Showing posts from February, 2013

Oh Deary Me

I feel vindicated at the moment. Around a year ago I posted about how objectionable Terry Deary, author of the Horrible Histories series, appeared in an interview. Well, just last week the dreadful man came out in opposition to libraries, saying that they robbed authors. You can read his comments here and probably should because this is my response to them.

Mr. Deary says that "writers aren't ... middle-class women indulging in a pleasant little hobby. They've got to make a living." Well, I am a middle-class woman indulging in a pleasant little hobby, and I don't expect for a moment that my writing is ever going to make me a living. Very few authors make enough money from their books to live on, and neither do they expect to. I know of two local authors who have done well. One had a bidding war between two of the big six publishers, and ended up with a three-book deal from Harper Collins and a large advance. She has a day-job because writing doesn't bring in…

Bad Reviews Part 3: How To Write Them

Okay, I admit, this is slightly different from the previous two posts in this series as it's not so much about how to write a review of a book you didn't like, but about how to write a bad book review.
Start by outlining the plot of the book. Be sure to include all the spoilers and plot twists you can, including what happens in the end. Make sure this summary of the action comprises about 90% of your review. You could even include the descriptive blurb from the back of the book if you like, just in case readers of your review haven't already looked at that.Explain at length what books you like reading and who your favourite authors are, and what genres most interest you and why. If you didn't like the book, be sure to explain that you didn't like it because it's not a genre you like to read and you only picked it up because it was free/a present/you liked the cover.If the book goes against your political views, religious or cultural beliefs in any way, then it …

Bad Reviews Part 2: What To Do About Them

If you're a writer, whether you're just starting out or you've sold millions of copies, this is what you should do when someone makes public their poor opinion of your masterpiece in the form of a bad review:


Bad reviews go with the territory for writers. We have to accept it as an occupational hazard, shrug our shoulders and move on. In fact, in this blog post from last year I advocate sending them chocolate.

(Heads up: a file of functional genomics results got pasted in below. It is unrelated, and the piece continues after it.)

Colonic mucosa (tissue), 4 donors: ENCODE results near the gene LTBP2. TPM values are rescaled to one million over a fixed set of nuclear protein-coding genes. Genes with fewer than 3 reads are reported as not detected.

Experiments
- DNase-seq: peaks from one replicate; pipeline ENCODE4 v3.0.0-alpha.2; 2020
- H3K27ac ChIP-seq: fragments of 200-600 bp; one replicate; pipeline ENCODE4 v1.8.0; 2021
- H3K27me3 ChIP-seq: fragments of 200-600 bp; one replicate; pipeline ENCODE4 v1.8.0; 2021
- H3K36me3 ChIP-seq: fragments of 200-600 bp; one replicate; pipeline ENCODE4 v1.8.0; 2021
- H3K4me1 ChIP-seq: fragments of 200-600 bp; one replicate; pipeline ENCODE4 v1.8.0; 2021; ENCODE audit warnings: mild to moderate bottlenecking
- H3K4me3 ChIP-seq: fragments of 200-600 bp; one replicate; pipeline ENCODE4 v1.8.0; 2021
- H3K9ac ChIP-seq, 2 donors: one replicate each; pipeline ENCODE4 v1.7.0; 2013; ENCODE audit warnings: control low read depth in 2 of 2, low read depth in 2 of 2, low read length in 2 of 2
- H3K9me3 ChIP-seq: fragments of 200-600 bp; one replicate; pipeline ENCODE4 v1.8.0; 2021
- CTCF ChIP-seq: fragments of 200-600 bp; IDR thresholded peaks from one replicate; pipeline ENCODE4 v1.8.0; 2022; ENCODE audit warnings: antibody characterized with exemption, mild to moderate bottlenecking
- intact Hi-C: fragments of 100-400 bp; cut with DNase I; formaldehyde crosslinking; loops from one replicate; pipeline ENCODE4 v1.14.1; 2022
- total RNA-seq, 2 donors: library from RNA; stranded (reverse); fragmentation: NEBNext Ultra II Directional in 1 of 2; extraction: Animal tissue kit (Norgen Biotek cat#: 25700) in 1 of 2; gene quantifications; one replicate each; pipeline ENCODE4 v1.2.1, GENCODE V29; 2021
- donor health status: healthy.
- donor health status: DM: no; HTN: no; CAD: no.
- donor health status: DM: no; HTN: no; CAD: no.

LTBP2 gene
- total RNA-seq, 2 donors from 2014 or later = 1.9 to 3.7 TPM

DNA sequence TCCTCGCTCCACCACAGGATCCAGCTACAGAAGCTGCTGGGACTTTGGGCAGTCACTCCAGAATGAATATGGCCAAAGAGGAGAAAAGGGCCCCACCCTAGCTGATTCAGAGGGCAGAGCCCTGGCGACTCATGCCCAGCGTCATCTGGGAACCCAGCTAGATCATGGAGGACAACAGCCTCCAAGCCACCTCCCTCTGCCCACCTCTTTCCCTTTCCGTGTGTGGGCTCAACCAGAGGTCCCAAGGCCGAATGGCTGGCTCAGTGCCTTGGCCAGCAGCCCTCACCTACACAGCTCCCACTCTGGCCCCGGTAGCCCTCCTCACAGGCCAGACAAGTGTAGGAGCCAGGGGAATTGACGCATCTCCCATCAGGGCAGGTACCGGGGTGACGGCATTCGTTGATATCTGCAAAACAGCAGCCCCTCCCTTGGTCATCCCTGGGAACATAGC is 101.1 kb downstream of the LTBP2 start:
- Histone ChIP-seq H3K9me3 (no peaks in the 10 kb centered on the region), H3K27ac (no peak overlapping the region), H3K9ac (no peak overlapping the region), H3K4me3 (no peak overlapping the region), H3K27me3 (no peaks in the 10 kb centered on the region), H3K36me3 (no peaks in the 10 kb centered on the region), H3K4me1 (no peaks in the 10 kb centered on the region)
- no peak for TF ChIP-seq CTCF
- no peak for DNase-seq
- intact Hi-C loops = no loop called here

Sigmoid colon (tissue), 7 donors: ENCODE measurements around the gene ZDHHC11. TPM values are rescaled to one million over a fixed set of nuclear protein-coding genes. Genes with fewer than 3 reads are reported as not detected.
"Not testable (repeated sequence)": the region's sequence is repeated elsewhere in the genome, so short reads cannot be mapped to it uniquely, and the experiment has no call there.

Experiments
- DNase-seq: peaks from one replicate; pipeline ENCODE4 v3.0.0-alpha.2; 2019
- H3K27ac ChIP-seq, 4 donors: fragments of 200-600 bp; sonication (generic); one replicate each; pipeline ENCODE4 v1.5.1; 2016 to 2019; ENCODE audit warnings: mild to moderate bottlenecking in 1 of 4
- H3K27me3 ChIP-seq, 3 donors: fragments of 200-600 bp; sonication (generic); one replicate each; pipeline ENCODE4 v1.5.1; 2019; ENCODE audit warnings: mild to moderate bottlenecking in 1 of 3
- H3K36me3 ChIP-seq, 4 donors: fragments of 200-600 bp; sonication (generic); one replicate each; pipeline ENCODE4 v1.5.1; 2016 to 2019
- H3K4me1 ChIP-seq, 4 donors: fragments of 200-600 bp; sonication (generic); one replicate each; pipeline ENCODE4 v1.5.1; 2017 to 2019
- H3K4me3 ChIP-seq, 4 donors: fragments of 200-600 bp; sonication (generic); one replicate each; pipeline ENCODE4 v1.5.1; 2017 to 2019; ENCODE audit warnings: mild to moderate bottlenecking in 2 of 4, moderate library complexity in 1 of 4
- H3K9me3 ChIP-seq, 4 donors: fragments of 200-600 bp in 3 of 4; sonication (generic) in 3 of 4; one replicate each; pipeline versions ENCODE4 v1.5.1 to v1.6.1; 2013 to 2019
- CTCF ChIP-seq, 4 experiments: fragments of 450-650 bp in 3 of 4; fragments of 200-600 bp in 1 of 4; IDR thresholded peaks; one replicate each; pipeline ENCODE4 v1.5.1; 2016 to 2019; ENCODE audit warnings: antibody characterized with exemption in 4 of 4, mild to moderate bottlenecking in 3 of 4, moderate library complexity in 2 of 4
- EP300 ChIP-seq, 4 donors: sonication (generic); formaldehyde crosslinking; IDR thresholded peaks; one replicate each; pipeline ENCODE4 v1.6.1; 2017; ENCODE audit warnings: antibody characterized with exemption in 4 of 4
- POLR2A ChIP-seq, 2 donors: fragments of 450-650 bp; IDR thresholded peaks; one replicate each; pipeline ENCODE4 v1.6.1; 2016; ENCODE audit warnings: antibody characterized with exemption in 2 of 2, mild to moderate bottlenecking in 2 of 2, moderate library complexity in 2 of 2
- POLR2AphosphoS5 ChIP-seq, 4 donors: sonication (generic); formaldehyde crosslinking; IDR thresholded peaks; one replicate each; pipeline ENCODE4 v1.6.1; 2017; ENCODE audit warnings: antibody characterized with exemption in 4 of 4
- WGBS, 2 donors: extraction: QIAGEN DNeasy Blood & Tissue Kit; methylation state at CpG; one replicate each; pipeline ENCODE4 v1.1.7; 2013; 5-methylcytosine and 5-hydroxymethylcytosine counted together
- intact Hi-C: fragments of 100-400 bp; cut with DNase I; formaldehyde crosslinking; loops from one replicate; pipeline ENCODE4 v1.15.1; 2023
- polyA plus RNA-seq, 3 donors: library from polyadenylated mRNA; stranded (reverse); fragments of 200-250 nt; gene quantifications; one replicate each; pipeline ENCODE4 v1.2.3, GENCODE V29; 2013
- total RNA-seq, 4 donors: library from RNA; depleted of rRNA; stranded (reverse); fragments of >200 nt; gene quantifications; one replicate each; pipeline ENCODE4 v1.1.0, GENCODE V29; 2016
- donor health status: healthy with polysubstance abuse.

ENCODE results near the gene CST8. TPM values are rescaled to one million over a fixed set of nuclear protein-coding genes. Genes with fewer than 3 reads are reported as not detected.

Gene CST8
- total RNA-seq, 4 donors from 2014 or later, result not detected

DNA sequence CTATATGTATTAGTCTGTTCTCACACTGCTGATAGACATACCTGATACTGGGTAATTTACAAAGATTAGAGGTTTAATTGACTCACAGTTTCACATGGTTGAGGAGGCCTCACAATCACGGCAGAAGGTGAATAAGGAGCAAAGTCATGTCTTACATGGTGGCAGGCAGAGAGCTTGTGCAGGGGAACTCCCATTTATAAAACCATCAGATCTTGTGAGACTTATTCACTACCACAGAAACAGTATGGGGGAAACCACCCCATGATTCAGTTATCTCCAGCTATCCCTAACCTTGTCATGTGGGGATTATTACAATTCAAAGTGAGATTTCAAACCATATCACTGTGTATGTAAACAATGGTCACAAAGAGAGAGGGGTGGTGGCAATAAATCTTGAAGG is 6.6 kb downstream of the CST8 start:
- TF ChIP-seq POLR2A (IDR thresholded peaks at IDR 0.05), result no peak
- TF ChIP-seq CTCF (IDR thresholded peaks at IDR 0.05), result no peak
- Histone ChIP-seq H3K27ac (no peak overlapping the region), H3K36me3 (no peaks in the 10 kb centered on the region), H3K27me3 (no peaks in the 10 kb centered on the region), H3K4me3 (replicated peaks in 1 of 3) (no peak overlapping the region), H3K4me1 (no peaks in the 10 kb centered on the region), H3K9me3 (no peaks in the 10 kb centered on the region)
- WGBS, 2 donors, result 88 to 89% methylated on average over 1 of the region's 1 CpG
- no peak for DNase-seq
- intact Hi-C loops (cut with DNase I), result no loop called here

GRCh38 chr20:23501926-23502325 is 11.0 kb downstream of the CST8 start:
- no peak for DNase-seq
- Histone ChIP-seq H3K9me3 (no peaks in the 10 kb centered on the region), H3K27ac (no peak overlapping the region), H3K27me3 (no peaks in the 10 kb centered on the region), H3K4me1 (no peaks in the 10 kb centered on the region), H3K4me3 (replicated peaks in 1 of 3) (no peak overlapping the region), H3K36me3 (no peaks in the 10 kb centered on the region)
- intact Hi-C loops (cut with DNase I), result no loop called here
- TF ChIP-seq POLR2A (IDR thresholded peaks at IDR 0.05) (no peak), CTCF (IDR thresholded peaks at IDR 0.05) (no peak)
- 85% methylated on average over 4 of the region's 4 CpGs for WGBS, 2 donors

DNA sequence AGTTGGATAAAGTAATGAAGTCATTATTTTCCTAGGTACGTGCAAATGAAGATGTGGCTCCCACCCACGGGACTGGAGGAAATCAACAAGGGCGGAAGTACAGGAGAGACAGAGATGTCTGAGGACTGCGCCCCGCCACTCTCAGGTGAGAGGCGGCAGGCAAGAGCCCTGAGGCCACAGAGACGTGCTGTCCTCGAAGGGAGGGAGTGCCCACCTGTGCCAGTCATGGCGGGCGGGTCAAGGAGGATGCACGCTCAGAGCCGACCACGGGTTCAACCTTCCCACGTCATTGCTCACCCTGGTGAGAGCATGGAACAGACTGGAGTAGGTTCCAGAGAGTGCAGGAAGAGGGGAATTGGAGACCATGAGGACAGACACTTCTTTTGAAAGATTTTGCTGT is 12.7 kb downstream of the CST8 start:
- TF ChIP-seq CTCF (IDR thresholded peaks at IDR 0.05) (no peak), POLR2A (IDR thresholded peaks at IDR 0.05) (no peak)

In reality, of course, we agonise over our poor reviews, dwell on them constantly, analyse them, mourn the loss of our writing dream, and finally convince ourselves that writing the book was all just a big waste of time. Some writers protest them in the comments, or get their supportive friends to do so. Some plead with the reviewer to retract the review. I even heard of one author appealing to Amazon to get a bad review taken down. (Wow, wouldn't it be great if we could delete all our bad reviews!)

Be warned - engaging with the reviewer looks petulant a…

Bad Reviews Part 1: Why I Write Them

I'm doing well with my new year's resolution to review every book I read. I've so far reviewed all six books I have read since 1st January. But this resolution has thrown up a bit of an issue.

On the whole, you see, authors (especially self-published authors) love reviews. They lend credibility to the book and help buyers know whether it is for them. But no one likes getting a bad review, and since I've resolved to review every book I read it's likely that there will be the odd bad one among them. I believe in being honest, you see.

I have so far read two books I hated. I gave them both two stars. The author of the first responded by thanking me for reviewing it and expressing disappointment that I hadn't enjoyed it. Very gracious and reasonable. But a  mystery defender of substandard literature took umbrage at my comments and ranted about how unfair that was, and how since I was a religious person (he looked me up on Facebook) I was obviously narrow-minded an…

Book Review: Hearts and Minds by Maria VA Johnson

I haven't actually sat down to read a book of poetry since I finished my English degree in 1990. Terrible oversight on my part. This book reminded me of all that is best about poetry: the ability to pack a real emotional punch in just a few lines, and the opportunity to indulge oneself in reading an entire book in half-an-hour.

This book felt a bit like the proverbial curate's egg, in that some parts were better than others. I felt that some of the rhymes were rather overreached and occasionally jarred, but the free verse was much better and the meter was always perfect - something I consider extremely important in poetry. It was broken into sections related to the topic or the mood and that made it something I might dip into at a later date if I'm looking for a poem to suit a particular occasion.

It was, at times, extremely personal. I happen to know the poet, and that might have been a little awkward, but somehow wasn't. It felt more as though a friend was opening u…